They said that wives of soldiers were sometimes allowed to accompany their husbands overseas, but no provision was made for their support if their soldier husband was killed. I must say that as much as I am interested in the boy, I am perhaps more interested in finding his mother, in particular to find out what her fate was. If so, she must have died quite young as it seems that the boy had no real knowledge of his parents.In this event, the commanding officer of the unit sometimes permitted children younger than the enlisting age to join up, thus saving the mother and child from destitution. If I can find more information, it could be enhanced by pictures of uniforms and campaigns of the Siege of Gibraltar and the Peninsular War, so I welcome advice on where to look for such information.' Janet Adams' appeal for information relating to her great-great-grandfather, an army child born in Gibraltar in 1781 (see above, 'TACA CORRESPONDENCE: ENLISTMENT AS A DRUMMER, AGED FIVE'), caught the eye of A W (Art) Cockerill (whose website, is the 'site of choice for histories of the Duke of York's and Hibernian military schools', and more besides).I have yet to trace William’s career as I am in Australia.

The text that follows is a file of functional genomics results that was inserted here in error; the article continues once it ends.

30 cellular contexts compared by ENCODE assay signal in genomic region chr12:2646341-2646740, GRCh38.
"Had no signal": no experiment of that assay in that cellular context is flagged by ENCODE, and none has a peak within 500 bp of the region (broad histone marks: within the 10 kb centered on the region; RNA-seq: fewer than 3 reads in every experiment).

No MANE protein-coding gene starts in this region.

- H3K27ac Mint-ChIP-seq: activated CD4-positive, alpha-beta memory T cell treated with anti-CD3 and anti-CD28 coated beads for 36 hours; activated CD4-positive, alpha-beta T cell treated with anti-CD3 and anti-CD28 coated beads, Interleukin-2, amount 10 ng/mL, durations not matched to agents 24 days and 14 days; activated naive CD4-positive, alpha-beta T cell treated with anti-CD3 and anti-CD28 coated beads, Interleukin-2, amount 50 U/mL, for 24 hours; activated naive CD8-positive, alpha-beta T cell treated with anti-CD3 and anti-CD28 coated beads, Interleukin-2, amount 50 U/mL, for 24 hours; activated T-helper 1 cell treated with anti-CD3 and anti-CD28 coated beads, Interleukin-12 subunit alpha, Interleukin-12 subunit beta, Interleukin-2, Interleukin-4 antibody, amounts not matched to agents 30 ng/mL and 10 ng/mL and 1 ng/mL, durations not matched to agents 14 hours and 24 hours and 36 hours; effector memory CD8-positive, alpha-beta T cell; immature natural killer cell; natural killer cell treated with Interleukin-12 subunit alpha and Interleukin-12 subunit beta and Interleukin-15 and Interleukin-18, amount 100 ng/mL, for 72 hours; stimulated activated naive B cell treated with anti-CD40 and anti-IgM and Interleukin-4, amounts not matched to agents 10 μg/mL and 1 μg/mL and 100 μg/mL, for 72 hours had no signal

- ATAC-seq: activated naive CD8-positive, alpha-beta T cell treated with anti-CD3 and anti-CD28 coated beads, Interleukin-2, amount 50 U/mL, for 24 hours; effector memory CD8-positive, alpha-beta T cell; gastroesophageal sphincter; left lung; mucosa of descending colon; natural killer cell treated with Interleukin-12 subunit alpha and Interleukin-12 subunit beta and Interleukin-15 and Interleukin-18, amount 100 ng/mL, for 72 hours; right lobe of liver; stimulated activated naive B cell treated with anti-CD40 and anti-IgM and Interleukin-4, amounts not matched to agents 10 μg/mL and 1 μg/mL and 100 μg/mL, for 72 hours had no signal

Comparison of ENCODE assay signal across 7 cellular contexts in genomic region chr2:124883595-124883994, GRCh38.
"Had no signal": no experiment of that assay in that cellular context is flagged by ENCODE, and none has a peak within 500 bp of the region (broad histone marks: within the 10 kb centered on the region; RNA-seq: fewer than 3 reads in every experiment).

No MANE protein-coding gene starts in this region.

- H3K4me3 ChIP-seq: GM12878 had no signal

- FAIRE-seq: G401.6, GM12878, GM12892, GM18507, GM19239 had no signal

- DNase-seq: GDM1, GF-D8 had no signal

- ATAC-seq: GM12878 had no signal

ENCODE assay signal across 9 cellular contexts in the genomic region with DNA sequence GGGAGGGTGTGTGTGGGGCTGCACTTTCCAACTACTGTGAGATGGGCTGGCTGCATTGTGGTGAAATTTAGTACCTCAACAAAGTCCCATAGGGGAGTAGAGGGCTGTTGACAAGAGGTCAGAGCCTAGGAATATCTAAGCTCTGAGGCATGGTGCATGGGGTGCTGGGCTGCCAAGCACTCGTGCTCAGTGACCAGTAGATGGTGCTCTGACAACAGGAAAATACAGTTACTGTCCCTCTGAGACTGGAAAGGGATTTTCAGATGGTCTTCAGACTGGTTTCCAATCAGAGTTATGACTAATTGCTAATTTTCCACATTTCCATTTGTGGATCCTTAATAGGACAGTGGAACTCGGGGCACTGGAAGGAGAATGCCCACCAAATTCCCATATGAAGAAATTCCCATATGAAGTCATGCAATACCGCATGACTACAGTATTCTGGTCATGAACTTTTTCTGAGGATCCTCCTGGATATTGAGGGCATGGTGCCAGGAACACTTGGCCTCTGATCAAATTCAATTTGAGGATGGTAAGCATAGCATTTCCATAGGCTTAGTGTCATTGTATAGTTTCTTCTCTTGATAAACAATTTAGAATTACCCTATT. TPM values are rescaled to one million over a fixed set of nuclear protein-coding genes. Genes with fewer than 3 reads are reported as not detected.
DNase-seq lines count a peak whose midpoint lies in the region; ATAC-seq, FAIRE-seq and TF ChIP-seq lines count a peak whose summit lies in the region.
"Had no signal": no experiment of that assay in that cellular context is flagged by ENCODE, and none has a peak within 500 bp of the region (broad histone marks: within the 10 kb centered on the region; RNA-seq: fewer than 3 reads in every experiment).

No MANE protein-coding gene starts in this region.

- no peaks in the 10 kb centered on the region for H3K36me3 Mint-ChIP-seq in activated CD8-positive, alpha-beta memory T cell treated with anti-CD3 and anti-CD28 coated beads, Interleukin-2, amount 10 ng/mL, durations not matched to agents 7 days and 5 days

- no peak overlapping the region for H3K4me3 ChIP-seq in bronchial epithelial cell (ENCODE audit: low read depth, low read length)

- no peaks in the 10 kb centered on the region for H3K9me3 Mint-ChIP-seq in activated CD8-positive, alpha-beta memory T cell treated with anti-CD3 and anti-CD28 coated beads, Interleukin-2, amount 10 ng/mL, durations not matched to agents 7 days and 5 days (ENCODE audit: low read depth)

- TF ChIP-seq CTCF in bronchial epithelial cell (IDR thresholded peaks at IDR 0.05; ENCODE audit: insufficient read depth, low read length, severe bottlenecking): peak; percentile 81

If you think that you can help Wendy break through her genealogical brick wall, please contact TACA, and we’ll pass on your message.My great-great-great-grandfather was also seven when he enlisted.William Sugden was in Colombo [then in Ceylon, today in Sri Lanka] when he enlisted as a drummer boy in the 19th Foot on 21 March 1807.[See the extract from his discharge papers reproduced below.]When they were returning home, he joined the 45th Foot on 24 September 1819. After a couple of years at “home”, he joined the Royal New South Wales Veterans Corps and came to Australia.He was given a 100-acre land grant, and I have read that all of those on Veterans’ Flats were veterans of the Napoleonic Wars.